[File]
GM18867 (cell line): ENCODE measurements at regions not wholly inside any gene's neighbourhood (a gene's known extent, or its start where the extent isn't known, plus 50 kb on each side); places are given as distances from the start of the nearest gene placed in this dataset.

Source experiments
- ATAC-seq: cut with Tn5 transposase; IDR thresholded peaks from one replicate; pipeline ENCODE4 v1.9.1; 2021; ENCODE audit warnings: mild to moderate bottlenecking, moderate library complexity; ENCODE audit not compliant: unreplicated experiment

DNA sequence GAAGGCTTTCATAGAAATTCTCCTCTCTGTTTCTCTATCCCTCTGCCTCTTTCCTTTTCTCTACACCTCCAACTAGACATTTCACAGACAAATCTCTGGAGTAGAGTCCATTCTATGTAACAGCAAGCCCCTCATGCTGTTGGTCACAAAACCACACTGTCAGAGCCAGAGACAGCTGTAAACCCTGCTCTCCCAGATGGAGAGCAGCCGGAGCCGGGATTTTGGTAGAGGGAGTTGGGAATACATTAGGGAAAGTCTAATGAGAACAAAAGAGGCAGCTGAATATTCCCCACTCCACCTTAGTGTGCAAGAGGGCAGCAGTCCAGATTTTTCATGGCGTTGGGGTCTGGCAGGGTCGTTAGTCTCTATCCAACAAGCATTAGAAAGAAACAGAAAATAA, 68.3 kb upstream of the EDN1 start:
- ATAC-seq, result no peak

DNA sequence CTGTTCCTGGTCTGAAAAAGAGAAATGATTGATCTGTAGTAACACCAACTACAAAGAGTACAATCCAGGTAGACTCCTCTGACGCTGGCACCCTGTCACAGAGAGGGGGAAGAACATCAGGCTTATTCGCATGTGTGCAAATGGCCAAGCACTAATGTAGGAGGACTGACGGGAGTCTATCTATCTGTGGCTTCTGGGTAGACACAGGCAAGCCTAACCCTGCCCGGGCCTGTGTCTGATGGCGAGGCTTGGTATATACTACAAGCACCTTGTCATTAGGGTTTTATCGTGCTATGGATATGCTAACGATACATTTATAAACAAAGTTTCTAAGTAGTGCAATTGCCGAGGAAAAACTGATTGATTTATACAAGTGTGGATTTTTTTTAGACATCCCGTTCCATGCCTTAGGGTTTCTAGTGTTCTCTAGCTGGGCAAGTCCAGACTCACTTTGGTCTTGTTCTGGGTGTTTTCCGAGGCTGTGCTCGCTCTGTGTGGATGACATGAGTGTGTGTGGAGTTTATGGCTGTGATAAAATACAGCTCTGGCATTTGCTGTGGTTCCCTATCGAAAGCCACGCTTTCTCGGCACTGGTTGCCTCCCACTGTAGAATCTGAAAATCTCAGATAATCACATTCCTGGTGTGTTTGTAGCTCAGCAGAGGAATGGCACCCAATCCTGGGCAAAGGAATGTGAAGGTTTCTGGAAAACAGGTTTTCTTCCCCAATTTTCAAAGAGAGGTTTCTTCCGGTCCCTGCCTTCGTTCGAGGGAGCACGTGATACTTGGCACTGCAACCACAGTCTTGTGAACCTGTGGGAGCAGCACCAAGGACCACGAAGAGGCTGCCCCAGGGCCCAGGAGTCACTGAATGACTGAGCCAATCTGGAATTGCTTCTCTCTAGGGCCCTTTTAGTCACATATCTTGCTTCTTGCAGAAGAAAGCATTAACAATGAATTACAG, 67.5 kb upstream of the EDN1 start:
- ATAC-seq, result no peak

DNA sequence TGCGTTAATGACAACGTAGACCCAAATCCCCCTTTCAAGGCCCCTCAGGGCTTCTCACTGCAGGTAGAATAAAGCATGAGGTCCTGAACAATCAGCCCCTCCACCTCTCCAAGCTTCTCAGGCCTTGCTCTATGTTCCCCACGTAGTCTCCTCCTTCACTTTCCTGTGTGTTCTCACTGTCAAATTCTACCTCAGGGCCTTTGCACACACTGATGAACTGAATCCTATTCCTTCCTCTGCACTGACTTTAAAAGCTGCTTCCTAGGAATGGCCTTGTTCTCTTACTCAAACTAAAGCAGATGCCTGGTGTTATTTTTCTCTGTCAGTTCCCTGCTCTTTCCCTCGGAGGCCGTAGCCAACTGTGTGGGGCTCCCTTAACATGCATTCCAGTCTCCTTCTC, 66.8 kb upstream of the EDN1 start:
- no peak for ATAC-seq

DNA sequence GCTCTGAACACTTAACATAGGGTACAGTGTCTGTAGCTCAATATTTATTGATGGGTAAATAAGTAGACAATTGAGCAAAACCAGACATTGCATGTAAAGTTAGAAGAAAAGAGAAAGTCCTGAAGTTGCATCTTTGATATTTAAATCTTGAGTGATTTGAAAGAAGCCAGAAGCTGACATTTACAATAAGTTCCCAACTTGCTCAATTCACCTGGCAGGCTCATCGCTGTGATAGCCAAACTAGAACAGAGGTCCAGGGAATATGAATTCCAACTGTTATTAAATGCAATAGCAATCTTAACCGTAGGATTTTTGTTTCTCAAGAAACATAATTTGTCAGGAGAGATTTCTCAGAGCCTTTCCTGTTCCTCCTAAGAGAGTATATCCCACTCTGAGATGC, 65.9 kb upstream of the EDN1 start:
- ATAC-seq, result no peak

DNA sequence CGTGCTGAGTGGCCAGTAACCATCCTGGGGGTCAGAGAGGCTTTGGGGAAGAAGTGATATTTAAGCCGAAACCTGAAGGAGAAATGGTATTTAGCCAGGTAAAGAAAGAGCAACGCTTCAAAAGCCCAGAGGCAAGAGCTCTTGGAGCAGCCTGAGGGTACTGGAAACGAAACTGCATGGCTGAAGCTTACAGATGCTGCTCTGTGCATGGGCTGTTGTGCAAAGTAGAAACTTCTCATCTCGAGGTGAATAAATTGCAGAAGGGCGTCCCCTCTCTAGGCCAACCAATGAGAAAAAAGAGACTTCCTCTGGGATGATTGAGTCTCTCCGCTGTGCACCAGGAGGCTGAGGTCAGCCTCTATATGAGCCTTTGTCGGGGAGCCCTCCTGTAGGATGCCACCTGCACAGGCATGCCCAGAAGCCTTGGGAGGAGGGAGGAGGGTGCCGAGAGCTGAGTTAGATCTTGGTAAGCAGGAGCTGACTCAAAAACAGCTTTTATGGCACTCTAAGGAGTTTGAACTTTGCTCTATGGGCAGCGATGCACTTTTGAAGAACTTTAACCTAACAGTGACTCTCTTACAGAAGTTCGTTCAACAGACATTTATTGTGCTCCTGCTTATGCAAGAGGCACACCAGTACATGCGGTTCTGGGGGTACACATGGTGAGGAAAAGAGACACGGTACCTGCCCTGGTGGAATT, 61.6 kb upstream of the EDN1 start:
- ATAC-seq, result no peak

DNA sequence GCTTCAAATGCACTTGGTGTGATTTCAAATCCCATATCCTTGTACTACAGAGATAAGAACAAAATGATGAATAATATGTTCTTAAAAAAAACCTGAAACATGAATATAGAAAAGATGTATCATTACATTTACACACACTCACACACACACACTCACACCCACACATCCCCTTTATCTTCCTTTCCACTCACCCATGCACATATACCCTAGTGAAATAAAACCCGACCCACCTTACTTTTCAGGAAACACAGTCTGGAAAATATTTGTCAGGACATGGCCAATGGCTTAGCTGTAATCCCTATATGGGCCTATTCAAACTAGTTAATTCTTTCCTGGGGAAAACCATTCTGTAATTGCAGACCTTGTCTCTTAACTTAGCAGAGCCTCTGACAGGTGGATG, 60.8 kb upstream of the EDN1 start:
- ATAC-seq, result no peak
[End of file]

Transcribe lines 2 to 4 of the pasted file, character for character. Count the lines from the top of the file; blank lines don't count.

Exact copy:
Source experiments
- ATAC-seq: cut with Tn5 transposase; IDR thresholded peaks from one replicate; pipeline ENCODE4 v1.9.1; 2021; ENCODE audit warnings: mild to moderate bottlenecking, moderate library complexity; ENCODE audit not compliant: unreplicated experiment

DNA sequence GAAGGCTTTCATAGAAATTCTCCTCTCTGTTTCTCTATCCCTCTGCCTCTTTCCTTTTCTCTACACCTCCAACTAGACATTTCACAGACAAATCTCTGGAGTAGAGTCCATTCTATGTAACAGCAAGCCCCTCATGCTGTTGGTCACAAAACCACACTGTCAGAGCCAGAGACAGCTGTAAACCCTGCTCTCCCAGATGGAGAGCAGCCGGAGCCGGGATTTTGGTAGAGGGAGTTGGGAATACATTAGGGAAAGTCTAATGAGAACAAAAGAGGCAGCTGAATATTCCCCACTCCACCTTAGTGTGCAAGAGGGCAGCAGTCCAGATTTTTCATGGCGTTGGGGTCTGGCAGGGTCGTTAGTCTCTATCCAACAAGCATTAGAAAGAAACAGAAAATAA, 68.3 kb upstream of the EDN1 start: